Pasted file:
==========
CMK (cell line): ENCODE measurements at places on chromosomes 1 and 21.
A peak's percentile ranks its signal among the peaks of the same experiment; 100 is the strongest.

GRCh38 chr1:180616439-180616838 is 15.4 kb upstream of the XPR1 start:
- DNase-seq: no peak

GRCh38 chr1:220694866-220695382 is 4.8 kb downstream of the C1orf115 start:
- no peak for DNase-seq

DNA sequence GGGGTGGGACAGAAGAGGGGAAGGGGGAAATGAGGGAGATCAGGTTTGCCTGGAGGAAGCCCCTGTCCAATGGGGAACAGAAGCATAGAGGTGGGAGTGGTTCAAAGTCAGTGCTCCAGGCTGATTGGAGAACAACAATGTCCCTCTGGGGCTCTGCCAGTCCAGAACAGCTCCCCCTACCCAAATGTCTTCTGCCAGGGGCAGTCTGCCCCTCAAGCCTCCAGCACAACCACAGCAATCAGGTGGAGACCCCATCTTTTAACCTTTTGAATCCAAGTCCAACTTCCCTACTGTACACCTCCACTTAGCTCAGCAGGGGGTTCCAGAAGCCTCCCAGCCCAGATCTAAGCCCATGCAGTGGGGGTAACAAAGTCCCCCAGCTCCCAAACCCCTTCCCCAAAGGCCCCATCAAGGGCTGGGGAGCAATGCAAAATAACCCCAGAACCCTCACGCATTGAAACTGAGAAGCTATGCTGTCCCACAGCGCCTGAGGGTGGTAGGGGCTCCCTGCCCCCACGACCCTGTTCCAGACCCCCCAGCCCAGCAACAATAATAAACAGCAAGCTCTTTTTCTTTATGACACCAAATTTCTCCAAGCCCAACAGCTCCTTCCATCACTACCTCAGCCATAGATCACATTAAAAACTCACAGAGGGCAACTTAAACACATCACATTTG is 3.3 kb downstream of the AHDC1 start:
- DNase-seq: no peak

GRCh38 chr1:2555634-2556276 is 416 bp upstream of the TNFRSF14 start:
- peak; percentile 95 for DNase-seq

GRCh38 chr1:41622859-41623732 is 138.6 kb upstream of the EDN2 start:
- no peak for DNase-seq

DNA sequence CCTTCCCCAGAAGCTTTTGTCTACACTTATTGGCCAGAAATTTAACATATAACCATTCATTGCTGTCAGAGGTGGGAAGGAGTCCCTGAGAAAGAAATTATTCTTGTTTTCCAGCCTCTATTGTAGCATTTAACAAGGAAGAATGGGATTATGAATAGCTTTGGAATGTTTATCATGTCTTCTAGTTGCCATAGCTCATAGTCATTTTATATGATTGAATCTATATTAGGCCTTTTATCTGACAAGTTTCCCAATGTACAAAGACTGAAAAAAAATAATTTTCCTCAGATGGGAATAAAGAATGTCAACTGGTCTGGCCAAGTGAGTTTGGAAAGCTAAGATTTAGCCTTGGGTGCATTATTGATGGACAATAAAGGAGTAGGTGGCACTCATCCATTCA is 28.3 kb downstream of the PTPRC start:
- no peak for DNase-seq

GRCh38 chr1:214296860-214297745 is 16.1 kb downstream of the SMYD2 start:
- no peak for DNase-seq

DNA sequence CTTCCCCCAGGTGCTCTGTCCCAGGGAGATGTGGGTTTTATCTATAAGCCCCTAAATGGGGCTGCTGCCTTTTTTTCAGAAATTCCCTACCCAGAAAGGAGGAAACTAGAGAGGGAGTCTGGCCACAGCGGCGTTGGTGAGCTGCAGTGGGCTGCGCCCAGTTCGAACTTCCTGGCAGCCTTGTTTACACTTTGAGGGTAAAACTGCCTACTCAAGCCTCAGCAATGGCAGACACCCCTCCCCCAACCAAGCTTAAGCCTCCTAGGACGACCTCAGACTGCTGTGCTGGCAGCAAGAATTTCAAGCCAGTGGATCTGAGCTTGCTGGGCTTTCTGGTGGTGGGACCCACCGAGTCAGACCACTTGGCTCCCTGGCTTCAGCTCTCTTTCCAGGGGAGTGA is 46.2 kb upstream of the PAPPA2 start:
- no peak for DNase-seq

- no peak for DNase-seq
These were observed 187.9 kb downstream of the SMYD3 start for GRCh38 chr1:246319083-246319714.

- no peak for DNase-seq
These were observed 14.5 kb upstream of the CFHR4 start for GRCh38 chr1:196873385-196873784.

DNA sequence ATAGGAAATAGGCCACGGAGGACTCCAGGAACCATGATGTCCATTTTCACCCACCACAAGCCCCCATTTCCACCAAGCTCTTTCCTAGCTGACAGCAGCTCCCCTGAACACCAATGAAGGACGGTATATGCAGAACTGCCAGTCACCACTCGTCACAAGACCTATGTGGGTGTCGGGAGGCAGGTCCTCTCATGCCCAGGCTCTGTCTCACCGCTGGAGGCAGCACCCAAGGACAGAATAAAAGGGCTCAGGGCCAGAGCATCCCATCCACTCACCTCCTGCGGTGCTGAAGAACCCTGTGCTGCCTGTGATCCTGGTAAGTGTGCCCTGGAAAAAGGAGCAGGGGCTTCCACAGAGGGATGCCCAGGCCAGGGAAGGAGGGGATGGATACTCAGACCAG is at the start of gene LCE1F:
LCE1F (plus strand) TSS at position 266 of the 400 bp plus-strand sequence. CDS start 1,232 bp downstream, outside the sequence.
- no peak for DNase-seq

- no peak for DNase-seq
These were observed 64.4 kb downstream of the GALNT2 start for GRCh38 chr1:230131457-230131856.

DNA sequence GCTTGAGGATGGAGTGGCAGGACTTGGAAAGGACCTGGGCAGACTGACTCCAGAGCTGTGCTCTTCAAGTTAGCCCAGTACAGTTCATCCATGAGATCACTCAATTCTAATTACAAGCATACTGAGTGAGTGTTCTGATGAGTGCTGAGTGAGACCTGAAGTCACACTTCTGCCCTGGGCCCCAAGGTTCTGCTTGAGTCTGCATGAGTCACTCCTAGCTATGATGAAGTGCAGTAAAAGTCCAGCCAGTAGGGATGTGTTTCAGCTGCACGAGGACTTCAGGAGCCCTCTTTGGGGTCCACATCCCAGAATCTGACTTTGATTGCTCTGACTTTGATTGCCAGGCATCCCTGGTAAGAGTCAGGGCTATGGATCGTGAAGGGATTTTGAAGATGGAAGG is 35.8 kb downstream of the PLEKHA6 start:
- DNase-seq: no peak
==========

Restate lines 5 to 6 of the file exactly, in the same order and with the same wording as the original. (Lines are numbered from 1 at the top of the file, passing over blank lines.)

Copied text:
GRCh38 chr1:220694866-220695382 is 4.8 kb downstream of the C1orf115 start:
- no peak for DNase-seq